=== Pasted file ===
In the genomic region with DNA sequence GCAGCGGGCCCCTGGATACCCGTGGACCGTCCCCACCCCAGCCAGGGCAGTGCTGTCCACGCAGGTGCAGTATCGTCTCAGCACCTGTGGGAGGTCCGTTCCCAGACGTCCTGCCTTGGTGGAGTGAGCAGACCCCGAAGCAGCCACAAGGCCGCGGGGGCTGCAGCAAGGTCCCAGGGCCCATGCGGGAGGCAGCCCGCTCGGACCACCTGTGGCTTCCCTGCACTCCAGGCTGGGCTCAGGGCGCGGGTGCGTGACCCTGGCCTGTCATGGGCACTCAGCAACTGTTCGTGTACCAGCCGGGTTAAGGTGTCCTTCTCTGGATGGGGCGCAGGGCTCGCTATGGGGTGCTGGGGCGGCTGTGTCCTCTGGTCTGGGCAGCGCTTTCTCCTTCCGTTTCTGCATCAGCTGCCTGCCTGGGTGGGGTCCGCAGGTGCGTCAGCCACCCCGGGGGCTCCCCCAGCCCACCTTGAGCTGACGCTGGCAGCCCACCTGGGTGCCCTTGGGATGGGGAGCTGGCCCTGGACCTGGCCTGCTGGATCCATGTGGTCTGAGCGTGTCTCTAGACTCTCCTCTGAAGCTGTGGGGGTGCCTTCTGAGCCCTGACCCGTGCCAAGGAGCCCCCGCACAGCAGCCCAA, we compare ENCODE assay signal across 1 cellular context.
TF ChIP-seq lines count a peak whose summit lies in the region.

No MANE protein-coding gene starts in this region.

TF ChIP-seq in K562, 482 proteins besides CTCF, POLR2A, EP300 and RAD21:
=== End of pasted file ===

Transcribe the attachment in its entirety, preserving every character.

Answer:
In the genomic region with DNA sequence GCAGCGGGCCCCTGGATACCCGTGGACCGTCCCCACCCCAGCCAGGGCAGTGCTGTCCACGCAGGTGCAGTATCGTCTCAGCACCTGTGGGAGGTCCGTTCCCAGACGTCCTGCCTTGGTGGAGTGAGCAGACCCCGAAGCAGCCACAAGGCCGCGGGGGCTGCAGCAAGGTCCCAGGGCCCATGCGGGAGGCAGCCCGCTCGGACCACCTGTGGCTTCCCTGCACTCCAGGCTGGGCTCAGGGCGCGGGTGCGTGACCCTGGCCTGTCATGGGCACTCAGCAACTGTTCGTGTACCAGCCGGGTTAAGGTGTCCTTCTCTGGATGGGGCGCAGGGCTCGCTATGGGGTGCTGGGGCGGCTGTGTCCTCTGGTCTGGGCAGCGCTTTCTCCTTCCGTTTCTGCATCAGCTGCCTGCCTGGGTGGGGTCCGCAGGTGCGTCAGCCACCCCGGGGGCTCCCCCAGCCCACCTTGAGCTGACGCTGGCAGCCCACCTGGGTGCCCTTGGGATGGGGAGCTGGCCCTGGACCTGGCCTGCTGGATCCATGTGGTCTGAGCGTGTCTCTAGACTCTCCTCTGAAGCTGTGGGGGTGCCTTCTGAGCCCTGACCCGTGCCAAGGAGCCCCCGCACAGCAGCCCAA, we compare ENCODE assay signal across 1 cellular context.
TF ChIP-seq lines count a peak whose summit lies in the region.

No MANE protein-coding gene starts in this region.

TF ChIP-seq in K562, 482 proteins besides CTCF, POLR2A, EP300 and RAD21: